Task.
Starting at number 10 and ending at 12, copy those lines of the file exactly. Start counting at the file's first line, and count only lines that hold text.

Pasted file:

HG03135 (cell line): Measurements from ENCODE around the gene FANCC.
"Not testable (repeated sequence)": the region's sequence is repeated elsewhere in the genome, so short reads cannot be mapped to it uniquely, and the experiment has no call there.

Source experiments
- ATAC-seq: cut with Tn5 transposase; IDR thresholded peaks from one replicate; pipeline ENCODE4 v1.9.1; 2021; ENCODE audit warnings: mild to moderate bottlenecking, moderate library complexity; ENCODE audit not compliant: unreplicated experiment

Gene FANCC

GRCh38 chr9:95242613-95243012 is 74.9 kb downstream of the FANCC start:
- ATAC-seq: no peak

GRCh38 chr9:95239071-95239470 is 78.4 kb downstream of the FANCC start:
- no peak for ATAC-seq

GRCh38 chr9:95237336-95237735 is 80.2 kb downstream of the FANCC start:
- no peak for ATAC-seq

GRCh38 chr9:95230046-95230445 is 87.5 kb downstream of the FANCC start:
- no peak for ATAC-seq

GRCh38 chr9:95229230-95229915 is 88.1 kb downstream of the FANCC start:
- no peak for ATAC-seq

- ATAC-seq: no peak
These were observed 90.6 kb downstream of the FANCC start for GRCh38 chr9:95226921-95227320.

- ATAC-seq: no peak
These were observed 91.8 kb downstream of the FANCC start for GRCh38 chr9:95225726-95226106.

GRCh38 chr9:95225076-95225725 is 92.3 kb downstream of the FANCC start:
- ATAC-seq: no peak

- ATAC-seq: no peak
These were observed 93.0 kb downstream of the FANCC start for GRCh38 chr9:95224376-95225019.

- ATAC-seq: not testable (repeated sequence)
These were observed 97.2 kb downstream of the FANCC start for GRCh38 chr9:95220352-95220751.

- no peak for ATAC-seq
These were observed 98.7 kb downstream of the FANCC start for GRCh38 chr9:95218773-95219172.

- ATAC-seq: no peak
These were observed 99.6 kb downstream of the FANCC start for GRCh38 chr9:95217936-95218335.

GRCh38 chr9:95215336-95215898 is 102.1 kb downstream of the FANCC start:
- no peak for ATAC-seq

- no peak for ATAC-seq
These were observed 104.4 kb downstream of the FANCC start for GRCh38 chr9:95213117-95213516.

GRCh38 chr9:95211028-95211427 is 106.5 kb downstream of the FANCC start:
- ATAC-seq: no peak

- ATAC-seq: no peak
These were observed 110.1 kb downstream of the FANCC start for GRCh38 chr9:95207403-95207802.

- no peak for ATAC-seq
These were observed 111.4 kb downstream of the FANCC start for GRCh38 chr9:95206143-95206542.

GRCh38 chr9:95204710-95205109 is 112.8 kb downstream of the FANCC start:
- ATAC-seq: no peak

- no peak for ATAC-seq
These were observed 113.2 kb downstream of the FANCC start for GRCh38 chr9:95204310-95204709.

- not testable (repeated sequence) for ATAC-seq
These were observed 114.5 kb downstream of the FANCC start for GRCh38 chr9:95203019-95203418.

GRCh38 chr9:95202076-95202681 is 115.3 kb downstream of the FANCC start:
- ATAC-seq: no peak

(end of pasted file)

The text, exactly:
GRCh38 chr9:95237336-95237735 is 80.2 kb downstream of the FANCC start:
- no peak for ATAC-seq

GRCh38 chr9:95230046-95230445 is 87.5 kb downstream of the FANCC start: